Friday, February 24, 2012

MIDDLE OF NOWHERE ~ Review by Stephanie Garrison

Middle of Nowhere

Director/Screenwriter: Ava DuVernay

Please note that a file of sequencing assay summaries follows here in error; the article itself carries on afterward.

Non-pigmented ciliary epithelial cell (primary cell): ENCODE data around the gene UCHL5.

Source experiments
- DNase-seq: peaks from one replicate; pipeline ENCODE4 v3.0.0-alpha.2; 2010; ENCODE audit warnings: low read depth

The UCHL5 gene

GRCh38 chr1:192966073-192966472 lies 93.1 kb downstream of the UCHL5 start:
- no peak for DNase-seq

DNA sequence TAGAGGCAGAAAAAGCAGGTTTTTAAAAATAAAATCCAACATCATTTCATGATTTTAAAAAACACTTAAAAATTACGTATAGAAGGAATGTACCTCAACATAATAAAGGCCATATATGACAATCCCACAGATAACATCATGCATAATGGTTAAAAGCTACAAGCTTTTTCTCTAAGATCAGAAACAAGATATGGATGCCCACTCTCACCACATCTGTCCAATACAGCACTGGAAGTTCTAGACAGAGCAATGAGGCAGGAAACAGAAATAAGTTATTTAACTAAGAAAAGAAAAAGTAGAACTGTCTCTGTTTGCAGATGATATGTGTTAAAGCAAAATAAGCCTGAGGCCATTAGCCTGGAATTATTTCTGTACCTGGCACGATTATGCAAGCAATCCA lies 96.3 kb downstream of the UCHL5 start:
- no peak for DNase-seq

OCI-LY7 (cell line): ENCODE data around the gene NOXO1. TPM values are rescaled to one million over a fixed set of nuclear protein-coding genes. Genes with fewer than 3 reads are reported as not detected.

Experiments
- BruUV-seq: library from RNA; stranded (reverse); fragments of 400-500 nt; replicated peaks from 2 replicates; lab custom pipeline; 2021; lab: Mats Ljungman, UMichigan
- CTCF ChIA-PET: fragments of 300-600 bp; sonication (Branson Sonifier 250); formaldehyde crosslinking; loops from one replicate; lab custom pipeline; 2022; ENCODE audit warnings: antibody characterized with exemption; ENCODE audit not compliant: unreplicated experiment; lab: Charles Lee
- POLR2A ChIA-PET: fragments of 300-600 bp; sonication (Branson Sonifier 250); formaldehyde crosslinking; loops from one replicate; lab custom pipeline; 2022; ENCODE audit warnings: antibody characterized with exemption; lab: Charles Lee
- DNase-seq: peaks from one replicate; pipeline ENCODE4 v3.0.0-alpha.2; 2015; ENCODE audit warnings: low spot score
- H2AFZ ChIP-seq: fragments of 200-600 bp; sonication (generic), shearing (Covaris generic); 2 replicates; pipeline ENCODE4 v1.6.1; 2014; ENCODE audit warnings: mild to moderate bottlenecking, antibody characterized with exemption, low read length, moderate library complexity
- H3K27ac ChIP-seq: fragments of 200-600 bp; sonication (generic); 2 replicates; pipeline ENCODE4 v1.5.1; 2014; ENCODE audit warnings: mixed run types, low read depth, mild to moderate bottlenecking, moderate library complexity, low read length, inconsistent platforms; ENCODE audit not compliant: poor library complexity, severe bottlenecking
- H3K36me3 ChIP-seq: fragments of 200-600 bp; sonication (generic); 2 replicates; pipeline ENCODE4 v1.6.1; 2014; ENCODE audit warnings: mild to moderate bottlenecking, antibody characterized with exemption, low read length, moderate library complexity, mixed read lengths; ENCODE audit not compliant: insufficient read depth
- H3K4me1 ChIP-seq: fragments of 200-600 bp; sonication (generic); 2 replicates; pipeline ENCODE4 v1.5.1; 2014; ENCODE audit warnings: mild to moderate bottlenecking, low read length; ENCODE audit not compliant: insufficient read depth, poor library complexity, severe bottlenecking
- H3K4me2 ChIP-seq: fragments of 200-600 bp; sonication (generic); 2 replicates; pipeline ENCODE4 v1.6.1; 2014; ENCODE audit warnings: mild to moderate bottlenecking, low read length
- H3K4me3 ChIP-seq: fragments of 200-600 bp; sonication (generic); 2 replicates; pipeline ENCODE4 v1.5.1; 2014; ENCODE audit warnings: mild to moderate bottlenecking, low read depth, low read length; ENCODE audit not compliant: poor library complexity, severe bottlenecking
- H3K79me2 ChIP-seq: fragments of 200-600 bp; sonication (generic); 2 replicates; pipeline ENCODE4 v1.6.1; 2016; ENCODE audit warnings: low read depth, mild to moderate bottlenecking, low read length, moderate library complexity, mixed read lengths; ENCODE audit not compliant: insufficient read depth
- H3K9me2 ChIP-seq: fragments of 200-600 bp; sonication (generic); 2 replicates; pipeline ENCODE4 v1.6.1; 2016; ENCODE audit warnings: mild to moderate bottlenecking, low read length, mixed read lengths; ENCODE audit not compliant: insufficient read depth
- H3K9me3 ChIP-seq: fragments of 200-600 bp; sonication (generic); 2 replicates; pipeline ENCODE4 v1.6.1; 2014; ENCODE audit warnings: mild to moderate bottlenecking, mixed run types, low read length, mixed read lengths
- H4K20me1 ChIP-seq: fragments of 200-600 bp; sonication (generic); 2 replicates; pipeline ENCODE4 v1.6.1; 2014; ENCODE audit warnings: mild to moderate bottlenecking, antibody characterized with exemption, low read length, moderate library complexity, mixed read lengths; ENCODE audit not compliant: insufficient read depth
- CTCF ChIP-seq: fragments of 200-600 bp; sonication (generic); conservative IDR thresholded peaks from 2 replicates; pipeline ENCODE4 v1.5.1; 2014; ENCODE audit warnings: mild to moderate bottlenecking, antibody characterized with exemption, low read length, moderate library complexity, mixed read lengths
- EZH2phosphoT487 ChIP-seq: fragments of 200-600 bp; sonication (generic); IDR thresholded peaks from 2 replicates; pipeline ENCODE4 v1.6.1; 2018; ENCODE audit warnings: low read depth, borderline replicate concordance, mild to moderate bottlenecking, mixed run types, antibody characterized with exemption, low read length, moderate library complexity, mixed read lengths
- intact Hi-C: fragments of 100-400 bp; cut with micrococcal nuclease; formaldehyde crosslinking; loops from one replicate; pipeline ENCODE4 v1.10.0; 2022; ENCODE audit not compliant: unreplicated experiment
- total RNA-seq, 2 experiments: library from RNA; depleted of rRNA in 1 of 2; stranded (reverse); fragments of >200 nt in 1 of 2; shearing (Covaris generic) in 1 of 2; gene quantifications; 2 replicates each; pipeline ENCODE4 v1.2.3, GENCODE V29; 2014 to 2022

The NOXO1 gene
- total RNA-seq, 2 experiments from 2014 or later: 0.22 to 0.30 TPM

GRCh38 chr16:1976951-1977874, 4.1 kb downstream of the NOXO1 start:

Ava DuVernay’s debut Middle of Nowhere is a cinematic success that taps into very real and honest feelings and emotions. Led by newcomer Emayatzy Corinealdi playing Ruby, Middle of Nowhere tells the story of a married woman dealing with the fact that her husband has been sentenced to jail for eight years. In the beginning of the film, we see a conversation between Ruby and her husband Derrick. Ruby tells him that she will drop out of medical school to ensure that she is always there for Derrick, who disapproves but can’t really do anything about it. We flash forward four years, where Derrick is up for early release. During all that time, Ruby has worked as a nurse and deals with her mother and sister. There is not much more to the film than dialogue-heavy scenes and occasional bouts of shouting, but it works. I would consider this movie to be very independent on the mainstream vs. indie scale simply because of how bare it was. Bare in the sense that all we get from the characters are their words and how they react to the others in the scene. It is also bare in the sense that there are no gratuitous sex scenes, crime scenes, etc., it is just about a normal working woman trying to figure out her life when the relationship between her and her husband changes. Ruby must re-evaluate what it is she really wants. Also, one of the main independent aspects of this film is the fact that the lead actress is both an African American woman and in nearly every frame of the film. For her to carry the movie like that is something that we do not see in everyday mainstream films. Because of this, this film also challenges the dominant American myths and stereotypes about how African Americans are perceived in film and the media. There are very few Caucasian people who have speaking roles in the entire film. Ava DuVernay’s debut was very raw and it was very well done. She has a certain knack to not let go of what the audience is looking at. More often than not, we see both Ruby speaking as well as listening and reacting; there are very little cuts between scenes of two or more people, so it forces you to really look. It is almost as if we are watching from afar, as if we are listening to incredibly intimate things that we should not know. I believe Emayatzy Corinealdi will be a known actress very soon after this festival. Her ability to be stunningly beautiful as well as vulnerable is something very rare, and she has something special.

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